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Friday, August 3, 2012

Shoyu (醤油)

You might think that soy sauce needs no post. True, shoyu is present at every asian food restaurant, ubiquitous everywhere from Panda Express to your favorite sushi joint. But there are a lot of different types of soy sauces, and I'm here to tell you about them.

First, a little bit about shoyu in general.  Shoyu was first reported to be used in China in 2000 BC, and spread to Japan in the 7th century along with Buddhism. It is the liquid product of fermented soy beans, wheat, salt, water, and some sort of yeast to get the fermentation going.  The fermented mix is squeezed and the run off is soy sauce, which gets aged then bottled. Nowadays, there is also a chemical process involving acid-hydrolyzed soy proteins that I won't even pretend to understand, other than that the whole soy bean is not used so it ferments faster and is used in most mass produced soy sauce.

Now there are tons of different types of soy sauce, as every country has its own way of making it. For example, a type of Indonesian soy sauce is thick like molasses, and in Brazil they use corn rather than wheat as the grain. But let us talk about the Japanese styles, since those are the ones I use in my pantry.
Koikuchi and Tamari

Koikuchi is the granddaddy of all shoyu. I've read that over 80% of all Japanese soy sauce production is koikuchi (thank you Wikipedia!). It is the shoyu you are probably familiar with: dark, salty-sweet and thin. It is from the north part of Japan, and is so well known here in America it won't be labeled as koikuchi but simply as soy sauce. If you have one shoyu in your house, have a good brand of koikuchi that you like the taste of. I prefer Yamasa, along with Kikkoman it is the easy to find brand here. I've tried American brands of soy sauce, sold in grocery stores, and they taste funny to me and my family. If I do not specify a type of shoyu in a recipe and simply say "shoyu" this is the soy sauce I want you to use!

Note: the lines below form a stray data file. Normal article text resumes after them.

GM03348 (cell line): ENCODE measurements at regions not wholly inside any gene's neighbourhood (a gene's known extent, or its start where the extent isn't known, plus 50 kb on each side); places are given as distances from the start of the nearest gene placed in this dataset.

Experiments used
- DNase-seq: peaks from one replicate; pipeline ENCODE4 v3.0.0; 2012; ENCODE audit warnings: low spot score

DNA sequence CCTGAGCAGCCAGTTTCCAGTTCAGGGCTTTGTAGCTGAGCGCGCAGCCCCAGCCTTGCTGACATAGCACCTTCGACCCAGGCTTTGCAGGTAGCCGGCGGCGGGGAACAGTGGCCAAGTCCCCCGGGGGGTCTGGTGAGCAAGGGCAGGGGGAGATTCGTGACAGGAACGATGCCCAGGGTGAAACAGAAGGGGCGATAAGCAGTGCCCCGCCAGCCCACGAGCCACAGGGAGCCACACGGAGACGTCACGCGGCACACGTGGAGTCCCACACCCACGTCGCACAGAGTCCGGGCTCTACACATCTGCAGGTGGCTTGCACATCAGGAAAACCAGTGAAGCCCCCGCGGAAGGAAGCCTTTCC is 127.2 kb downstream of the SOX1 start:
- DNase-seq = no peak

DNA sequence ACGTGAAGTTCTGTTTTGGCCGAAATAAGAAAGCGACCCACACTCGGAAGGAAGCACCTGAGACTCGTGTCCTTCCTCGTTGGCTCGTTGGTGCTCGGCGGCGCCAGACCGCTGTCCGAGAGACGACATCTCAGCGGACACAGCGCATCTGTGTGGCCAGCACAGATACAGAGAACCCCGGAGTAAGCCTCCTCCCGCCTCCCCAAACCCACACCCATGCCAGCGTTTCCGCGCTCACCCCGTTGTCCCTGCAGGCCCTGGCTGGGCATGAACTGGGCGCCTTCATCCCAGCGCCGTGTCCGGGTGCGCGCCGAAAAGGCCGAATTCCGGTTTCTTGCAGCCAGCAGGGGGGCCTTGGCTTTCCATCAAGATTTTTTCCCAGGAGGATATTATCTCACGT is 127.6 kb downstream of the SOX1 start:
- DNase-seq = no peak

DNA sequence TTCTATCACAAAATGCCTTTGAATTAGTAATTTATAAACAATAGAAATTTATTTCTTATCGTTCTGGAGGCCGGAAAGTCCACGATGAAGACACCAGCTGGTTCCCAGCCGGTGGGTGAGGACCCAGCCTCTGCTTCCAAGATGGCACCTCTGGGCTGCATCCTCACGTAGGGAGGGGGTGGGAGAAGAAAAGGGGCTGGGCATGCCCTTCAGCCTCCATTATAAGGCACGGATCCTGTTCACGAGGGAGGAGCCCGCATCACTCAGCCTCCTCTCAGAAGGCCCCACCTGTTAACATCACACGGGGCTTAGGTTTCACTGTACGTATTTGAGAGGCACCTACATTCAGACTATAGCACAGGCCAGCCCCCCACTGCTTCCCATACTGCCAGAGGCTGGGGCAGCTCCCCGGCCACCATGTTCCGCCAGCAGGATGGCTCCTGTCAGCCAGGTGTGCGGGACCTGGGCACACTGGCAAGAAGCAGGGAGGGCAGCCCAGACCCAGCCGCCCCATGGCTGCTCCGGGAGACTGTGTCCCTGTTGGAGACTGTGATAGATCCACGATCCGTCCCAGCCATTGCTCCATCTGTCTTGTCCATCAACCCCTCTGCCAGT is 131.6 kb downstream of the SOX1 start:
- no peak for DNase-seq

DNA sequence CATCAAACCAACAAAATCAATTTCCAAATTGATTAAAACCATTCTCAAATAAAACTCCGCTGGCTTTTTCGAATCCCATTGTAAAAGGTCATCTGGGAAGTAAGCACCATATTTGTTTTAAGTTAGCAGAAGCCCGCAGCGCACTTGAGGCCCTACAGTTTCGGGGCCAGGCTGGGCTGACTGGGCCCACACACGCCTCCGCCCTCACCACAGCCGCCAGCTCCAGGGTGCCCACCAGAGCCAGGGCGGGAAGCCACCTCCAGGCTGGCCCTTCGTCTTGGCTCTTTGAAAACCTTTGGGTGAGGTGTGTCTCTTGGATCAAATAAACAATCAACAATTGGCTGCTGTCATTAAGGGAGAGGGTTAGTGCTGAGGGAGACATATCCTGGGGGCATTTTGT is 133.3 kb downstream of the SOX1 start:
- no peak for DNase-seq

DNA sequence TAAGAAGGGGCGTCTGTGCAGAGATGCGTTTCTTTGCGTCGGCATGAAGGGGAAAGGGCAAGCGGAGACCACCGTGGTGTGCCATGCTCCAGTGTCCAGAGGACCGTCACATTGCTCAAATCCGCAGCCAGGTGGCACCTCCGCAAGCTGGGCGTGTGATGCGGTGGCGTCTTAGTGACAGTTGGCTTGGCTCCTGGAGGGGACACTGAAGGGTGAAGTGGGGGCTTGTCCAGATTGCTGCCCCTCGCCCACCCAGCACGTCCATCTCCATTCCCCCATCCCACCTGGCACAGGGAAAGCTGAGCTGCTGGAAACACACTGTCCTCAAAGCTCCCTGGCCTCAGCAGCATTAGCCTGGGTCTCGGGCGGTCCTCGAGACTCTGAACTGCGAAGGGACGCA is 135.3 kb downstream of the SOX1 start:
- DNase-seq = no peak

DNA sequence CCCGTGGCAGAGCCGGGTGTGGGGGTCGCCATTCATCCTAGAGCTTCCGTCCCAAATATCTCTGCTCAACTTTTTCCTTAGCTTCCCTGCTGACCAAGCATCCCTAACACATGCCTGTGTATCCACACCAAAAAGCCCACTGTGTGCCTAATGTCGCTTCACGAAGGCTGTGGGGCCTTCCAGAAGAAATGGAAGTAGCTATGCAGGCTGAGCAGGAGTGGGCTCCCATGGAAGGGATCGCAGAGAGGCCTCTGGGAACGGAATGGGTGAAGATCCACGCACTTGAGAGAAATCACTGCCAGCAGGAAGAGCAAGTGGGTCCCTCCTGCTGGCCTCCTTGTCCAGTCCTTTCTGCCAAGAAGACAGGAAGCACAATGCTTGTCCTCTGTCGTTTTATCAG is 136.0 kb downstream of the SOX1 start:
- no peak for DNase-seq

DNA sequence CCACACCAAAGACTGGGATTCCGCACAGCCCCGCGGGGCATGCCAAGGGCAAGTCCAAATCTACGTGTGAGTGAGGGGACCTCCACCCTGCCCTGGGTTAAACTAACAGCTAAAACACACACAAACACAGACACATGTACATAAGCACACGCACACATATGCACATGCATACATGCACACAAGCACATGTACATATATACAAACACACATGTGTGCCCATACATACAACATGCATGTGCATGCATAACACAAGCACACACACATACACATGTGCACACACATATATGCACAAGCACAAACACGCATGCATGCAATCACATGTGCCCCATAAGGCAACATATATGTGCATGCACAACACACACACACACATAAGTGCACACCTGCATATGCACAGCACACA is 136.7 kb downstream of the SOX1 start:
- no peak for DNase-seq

Second is light soy sauce, called usukuchi. Contrary to what people think of, it isn't less salty than normal soy sauce, that's called genen or reduced sodium soy sauce.  Usukuchi is actually saltier than koikuchi and is used traditionally when you want soy sauce that won't turn your dish darker, like tamagoyaki.  It originated in the old capital of Japan, Kyoto, where the imperial cooking was very fussy about this sort of thing.

Last but not least is tamari shoyu. Tamari is dark and and thicker than koikuchi, and originally was the byproduct of miso production. It makes a beautiful reddish brown color for teriyaki glaze, but it is usually used for dipping. It is popular for people with gluten sensitivities because it can be made entirely with soybeans and therefore is wheat free, but you have to check the label to see if it is made this way, because it can also be made with wheat.

An interesting note on soy sauce and wheat sensitive people: the website Soya had a page where they talked about gluten in regular koikuchi, and independent lab work showed that the gluten was eaten up in fermentation and therefore could be considered gluten-free.

Now there are plenty of regional soy sauces, like shiro shoyu that is even lighter than ususkuchi, as well as flavored soy sauces, but I wanted to just introduce you to some of the major players.

Recipes that include shoyu:
Bacon Wrapped Mochi
Chikuwa Teriyaki Donburi
Hurricane Popcorn
Kare Tamago Kake Gohan 
Lazy Spam Donburi
Mapo Tofu
Marbled Tea Eggs (Cha Ye Dan) 
Negima Nabe
Nori Furikake Chex Mix
Roasted Shiitake "Bacon"
Shoyu Tamago
Tamago Kake Gohan 
Tamago-Toji Spam Donburi 
Toshikoshi Soba 
Tsukimi Ramen
Una Tama Don
Zaru Soba 

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